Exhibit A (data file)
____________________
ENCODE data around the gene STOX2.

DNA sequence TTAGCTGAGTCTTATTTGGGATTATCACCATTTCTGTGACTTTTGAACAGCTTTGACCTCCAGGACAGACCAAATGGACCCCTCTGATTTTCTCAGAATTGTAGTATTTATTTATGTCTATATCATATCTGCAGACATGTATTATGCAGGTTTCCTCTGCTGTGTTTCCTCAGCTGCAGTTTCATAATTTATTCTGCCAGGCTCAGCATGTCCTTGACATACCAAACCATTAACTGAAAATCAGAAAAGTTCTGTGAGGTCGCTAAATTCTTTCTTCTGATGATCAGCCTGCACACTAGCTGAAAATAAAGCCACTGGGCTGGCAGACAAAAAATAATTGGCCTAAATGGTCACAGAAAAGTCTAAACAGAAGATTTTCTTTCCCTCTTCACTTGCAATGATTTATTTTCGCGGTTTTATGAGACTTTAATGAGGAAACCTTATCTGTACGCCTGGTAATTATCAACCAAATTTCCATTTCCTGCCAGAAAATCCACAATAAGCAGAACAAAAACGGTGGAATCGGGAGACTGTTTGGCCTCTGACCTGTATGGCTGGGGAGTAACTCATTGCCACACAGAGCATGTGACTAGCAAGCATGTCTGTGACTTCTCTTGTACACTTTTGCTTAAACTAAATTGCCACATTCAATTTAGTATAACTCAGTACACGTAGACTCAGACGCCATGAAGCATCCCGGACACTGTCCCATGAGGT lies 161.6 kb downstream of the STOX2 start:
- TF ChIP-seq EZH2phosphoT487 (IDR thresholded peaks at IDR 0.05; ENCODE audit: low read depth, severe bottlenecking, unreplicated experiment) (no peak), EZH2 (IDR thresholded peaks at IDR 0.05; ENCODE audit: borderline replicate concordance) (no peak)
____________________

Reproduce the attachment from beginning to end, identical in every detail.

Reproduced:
ENCODE data around the gene STOX2.

DNA sequence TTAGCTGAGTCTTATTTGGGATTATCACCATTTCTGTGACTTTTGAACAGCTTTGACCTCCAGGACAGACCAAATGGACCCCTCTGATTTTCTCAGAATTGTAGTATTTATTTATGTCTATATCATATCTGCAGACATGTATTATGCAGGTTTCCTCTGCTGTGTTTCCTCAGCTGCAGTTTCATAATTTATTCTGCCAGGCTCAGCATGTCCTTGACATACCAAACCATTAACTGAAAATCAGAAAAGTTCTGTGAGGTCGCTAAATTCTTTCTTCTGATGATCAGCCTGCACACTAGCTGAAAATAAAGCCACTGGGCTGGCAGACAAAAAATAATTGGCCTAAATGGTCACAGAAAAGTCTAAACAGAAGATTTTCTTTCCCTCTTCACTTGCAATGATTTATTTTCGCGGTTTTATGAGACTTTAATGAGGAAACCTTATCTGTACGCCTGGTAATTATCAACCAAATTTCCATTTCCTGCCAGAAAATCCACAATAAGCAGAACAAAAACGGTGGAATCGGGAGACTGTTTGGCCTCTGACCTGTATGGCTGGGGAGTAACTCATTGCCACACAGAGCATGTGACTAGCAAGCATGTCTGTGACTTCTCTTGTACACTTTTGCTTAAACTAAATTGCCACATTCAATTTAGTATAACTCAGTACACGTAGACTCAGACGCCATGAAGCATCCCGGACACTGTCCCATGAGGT lies 161.6 kb downstream of the STOX2 start:
- TF ChIP-seq EZH2phosphoT487 (IDR thresholded peaks at IDR 0.05; ENCODE audit: low read depth, severe bottlenecking, unreplicated experiment) (no peak), EZH2 (IDR thresholded peaks at IDR 0.05; ENCODE audit: borderline replicate concordance) (no peak)